The Supreme Court has pronounced on a long-running dispute between the legacy telecommunications companies, including Bharti Airtel and Vodafone Idea, and the government about the nature of fees the companies must pay. The court upheld the position of the government, saying that the companies must pay Rs 92,461 crore (about $13 billion) to the government. The telecom companies
had argued that revenue sharing with the government as part of the spectrum fee should be limited only to their earnings from the use of the spectrum; the government insisted that other revenue, such as from interest or rents, should also be counted. The additional dues were, in fact, only about Rs 23,000 crore. The government is also demanding interest, penalty, and interest on the penalty, which takes it above Rs 92,000 crore. The government will be pleased and relieved, since the additional bonanza will be available to cover its straitened finances — in fact, it can be partially used to fund the revival plan for the state-owned rival to Airtel and Vodafone Idea, BSNL-MTNL.
Differently put, this is a death blow to the telecom market
if the government chooses to exercise the option given to it by the court judgment. At the end of 2018-19, Bharti Airtel had a debt burden of Rs 1.06 trillion, excluding some deferred spectrum payments. Almost half of that was short-term liabilities. Vodafone Idea had a net debt in the same ballpark, of Rs 1.2 trillion at the end of 2018-19. This additional burden comes at a time when they are in a price war with Reliance Jio, which is willing to run services at a loss, thanks to money pouring in from a war chest built out of steady revenue from the group’s petrochemicals business. The government must now take a call on how it intends to continue. The mess it has made of the airline sector must not be repeated in telecom because the impact will have a domino effect on the larger digital chain. Further, an increase in stress in the sector could affect its debt servicing capability with implications for the banking system.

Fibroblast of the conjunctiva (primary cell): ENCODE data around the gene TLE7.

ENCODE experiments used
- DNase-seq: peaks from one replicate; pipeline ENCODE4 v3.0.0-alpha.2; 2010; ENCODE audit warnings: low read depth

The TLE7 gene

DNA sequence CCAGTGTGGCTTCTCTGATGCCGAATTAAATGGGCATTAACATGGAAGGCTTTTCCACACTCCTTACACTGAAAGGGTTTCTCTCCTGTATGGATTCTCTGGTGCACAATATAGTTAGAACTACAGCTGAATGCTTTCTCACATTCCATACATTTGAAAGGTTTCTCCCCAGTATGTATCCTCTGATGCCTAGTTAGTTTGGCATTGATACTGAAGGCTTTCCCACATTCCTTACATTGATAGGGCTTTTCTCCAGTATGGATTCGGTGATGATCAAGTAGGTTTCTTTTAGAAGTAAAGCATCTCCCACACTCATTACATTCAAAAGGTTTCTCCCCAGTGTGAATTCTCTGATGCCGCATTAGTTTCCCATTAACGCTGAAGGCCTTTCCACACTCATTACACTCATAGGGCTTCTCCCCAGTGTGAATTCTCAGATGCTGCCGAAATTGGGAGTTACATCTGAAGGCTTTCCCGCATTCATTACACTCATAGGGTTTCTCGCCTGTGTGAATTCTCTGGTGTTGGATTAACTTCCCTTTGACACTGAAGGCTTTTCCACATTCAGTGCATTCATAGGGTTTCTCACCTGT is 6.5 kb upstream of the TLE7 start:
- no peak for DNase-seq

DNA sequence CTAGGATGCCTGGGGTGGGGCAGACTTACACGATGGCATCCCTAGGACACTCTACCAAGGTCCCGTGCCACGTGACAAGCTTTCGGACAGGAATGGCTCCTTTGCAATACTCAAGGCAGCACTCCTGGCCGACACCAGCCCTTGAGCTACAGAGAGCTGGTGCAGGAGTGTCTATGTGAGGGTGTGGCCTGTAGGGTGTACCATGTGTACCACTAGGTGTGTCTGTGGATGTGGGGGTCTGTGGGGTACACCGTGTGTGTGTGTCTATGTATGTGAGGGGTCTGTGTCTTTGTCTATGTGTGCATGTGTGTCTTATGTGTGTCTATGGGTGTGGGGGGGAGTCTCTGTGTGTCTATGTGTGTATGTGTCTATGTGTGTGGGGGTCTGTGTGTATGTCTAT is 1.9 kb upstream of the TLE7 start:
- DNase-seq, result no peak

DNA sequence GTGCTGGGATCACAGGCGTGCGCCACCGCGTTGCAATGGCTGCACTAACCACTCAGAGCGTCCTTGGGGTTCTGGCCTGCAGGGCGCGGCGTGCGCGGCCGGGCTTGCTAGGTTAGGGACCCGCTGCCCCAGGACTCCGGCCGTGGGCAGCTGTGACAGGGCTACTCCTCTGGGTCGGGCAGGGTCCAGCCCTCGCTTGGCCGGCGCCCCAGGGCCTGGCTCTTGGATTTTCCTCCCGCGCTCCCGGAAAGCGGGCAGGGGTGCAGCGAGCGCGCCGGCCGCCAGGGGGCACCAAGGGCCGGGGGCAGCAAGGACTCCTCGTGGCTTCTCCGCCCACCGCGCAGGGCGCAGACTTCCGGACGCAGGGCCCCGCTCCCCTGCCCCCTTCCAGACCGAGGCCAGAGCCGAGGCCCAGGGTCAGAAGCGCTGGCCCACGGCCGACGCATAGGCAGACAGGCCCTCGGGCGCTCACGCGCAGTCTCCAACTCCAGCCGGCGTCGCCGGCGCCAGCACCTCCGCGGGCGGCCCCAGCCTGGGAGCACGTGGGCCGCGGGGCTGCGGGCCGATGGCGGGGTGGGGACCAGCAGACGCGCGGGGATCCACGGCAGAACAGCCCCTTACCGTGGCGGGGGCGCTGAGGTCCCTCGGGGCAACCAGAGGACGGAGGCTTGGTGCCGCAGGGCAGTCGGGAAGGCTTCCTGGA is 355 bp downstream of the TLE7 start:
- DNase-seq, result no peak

The government should re-evaluate what it expects from the telecom sector. Is it to be an engine of growth and productivity, as it was in the 2000s, or is it simply a cash cow for the government to fund its welfare spending? If it is the latter, then certainly the government can demand its full dues and at least one of the companies will probably exit the market. But if the government recognises that healthy competition and investment in telecom are priority for productivity-enhancing growth, it will have to think very differently. In a short while, companies will have to start investing in 5G infrastructure if Prime Minister Narendra Modi is to achieve his aim of a Digital India. Innovation ecosystems will have to be built around cutting-edge communications infrastructure. A sector hollowed out by the state’s demands will not be able to put this infrastructure in place. The government will now have to decide how it wants to deal with the sector. It can perhaps waive the penalty and interest, in the furtherance of the broader national agenda.